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Pat Phillips’ solo exhibition, Summer Madness, at M+B (his first in Los Angeles), is a sensory visualization of national and intimate combustion. The madness Phillips offers comes from the heat raised by the summer’s high sun and the flare in temperaments that historically follow (the summers of 1919, 1963, 1965, and 1992 were especially key years for America). The ills and pleasures of summer—the site of both leisurely consumption and bloodied injustices—are juxtaposed in these works on canvas and paper. By arranging moments of gaiety amongst tensions in iconography, Phillips’ work reminds the viewer that pleasure is a murky circumstance.
Using acrylic, oil, colored pencil, and aerosol paint, Phillips offers graphic and raw portraits of scenes from his home states of Louisiana and California. In the press release, he names urban rebellions, instances of anti-black police brutality, and government neglect, placing them alongside more private and interpersonal upheavals—all of which harbor summer’s more blissful moments. In I Got Some Lucas Candy From the Ice Cream Man / Hard Head Makes Soft Ass (2020), an ice cream truck appears in the background, behind a pale hand with red nails holding a winding brown belt, seemingly ready to snap at someone or something that remains unseen. In Paid In Dade (2019), a stream of light envelops an open brown hand that has just let go of dice that fall to the cement below, daring to settle on a number, as a murder of crows from Dumbo gawk at the scene before them. In Rumpus Room (2019), the swell of heat pushes through the bare and sweat-laden feet and hands of brown limbs arranged over a Twister mat.
Most interestingly, in Rumpus Room, Phillips’ places a crouched white woman laughing upward at the pretzeled figure on the Twister rings, the woman appearing much smaller in perspective. The scene utilizes the aesthetics of the late 1950s or early 1960s—the crouched woman wears cigarette pants, a cardigan, and sports a flick-up hairdo— placing her in a moment of political tumult and interracial strife. Thus, the rebellions across American cities by the masses of the black populace in 1963 and ’64 and the accompanying demand for equity become the backdrop for this seemingly innocuous circumstance. Further, Phillips’ arrangement of characters in Rumpus Room highlights the dubious relation between white pleasure and black movement, where objecthood follows the colossal brown appendages as sure as delight rests on the white subject’s face.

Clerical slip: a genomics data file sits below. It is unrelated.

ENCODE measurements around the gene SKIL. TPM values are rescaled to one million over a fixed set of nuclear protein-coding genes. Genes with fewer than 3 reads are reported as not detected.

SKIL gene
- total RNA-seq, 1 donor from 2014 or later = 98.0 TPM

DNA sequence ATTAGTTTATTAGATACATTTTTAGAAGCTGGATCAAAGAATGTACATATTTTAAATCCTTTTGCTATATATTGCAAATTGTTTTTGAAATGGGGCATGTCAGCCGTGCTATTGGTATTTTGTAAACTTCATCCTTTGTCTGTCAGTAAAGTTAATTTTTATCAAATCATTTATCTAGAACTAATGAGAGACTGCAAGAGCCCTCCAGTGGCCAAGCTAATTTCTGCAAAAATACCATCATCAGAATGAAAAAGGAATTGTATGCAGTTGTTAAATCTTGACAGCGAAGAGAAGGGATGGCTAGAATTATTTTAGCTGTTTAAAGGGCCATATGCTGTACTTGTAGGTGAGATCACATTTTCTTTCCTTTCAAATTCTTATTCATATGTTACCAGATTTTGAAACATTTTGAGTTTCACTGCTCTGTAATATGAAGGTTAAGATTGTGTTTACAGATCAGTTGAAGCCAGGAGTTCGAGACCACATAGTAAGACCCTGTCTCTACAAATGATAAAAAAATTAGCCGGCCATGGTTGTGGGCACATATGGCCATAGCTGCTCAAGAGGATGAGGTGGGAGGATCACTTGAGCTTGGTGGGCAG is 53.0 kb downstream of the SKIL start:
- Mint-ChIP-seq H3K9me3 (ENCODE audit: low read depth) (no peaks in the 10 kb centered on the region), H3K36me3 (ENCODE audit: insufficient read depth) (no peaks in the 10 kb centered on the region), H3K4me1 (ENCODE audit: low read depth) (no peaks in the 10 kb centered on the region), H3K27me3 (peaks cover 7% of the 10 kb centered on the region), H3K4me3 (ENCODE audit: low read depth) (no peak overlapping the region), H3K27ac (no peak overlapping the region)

Phillips locates the precarity of summer bliss within a society that finds itself im/exploding. Yet in Los Angeles, where warming months leak into every season, the fury of heat seems particularly present in a climate of widening disenfranchisement, disregard, and ever building tensions between what was, who remains, and the bulldozers which surround them. The intense orange glow of the sun is a constant color scheme throughout Philips’ paintings. The sun, that along with its many graces, is also the sovereign of ferocity showing up in the bullets of LAPD or the decay that encompasses Skid Row and the rest of the forgotten urbanscape. Phillips, then, presents us with a type of social order: one which utilizes beaming heat as a technology of social communion and collapse.
Pat Phillips: Summer Madness runs from February 15th–March 14th, 2020 at M+B (612 N. Almont Dr., Los Angeles, CA 90069).